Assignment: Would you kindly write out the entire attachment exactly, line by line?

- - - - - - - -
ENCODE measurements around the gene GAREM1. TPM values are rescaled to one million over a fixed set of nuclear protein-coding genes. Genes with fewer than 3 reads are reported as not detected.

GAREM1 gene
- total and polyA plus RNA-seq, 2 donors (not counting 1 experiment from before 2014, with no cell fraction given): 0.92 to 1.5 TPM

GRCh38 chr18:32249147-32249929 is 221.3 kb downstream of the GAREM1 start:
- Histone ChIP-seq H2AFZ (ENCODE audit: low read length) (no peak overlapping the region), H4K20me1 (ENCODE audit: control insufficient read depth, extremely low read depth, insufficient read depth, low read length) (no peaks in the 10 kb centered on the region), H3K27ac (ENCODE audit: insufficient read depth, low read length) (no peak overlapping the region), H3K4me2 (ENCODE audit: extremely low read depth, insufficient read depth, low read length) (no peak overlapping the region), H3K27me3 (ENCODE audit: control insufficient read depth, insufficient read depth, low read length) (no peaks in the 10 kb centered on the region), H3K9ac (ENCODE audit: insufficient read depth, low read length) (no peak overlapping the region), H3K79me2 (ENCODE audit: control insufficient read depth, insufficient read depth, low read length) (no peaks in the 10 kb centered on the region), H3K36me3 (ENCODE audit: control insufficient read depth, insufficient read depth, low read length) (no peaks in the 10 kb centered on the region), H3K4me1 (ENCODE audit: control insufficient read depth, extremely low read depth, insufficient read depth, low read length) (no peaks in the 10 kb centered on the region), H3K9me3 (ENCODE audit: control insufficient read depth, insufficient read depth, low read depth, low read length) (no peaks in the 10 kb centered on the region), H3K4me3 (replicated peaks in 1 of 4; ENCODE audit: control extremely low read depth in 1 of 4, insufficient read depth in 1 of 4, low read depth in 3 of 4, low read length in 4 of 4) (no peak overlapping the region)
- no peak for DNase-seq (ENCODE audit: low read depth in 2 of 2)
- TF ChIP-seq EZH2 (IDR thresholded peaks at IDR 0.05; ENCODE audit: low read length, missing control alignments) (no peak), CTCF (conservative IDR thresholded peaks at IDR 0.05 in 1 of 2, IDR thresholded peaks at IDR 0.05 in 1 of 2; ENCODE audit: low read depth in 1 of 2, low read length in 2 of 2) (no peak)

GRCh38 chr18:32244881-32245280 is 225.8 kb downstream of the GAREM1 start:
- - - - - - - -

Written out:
ENCODE measurements around the gene GAREM1. TPM values are rescaled to one million over a fixed set of nuclear protein-coding genes. Genes with fewer than 3 reads are reported as not detected.

GAREM1 gene
- total and polyA plus RNA-seq, 2 donors (not counting 1 experiment from before 2014, with no cell fraction given): 0.92 to 1.5 TPM

GRCh38 chr18:32249147-32249929 is 221.3 kb downstream of the GAREM1 start:
- Histone ChIP-seq H2AFZ (ENCODE audit: low read length) (no peak overlapping the region), H4K20me1 (ENCODE audit: control insufficient read depth, extremely low read depth, insufficient read depth, low read length) (no peaks in the 10 kb centered on the region), H3K27ac (ENCODE audit: insufficient read depth, low read length) (no peak overlapping the region), H3K4me2 (ENCODE audit: extremely low read depth, insufficient read depth, low read length) (no peak overlapping the region), H3K27me3 (ENCODE audit: control insufficient read depth, insufficient read depth, low read length) (no peaks in the 10 kb centered on the region), H3K9ac (ENCODE audit: insufficient read depth, low read length) (no peak overlapping the region), H3K79me2 (ENCODE audit: control insufficient read depth, insufficient read depth, low read length) (no peaks in the 10 kb centered on the region), H3K36me3 (ENCODE audit: control insufficient read depth, insufficient read depth, low read length) (no peaks in the 10 kb centered on the region), H3K4me1 (ENCODE audit: control insufficient read depth, extremely low read depth, insufficient read depth, low read length) (no peaks in the 10 kb centered on the region), H3K9me3 (ENCODE audit: control insufficient read depth, insufficient read depth, low read depth, low read length) (no peaks in the 10 kb centered on the region), H3K4me3 (replicated peaks in 1 of 4; ENCODE audit: control extremely low read depth in 1 of 4, insufficient read depth in 1 of 4, low read depth in 3 of 4, low read length in 4 of 4) (no peak overlapping the region)
- no peak for DNase-seq (ENCODE audit: low read depth in 2 of 2)
- TF ChIP-seq EZH2 (IDR thresholded peaks at IDR 0.05; ENCODE audit: low read length, missing control alignments) (no peak), CTCF (conservative IDR thresholded peaks at IDR 0.05 in 1 of 2, IDR thresholded peaks at IDR 0.05 in 1 of 2; ENCODE audit: low read depth in 1 of 2, low read length in 2 of 2) (no peak)

GRCh38 chr18:32244881-32245280 is 225.8 kb downstream of the GAREM1 start: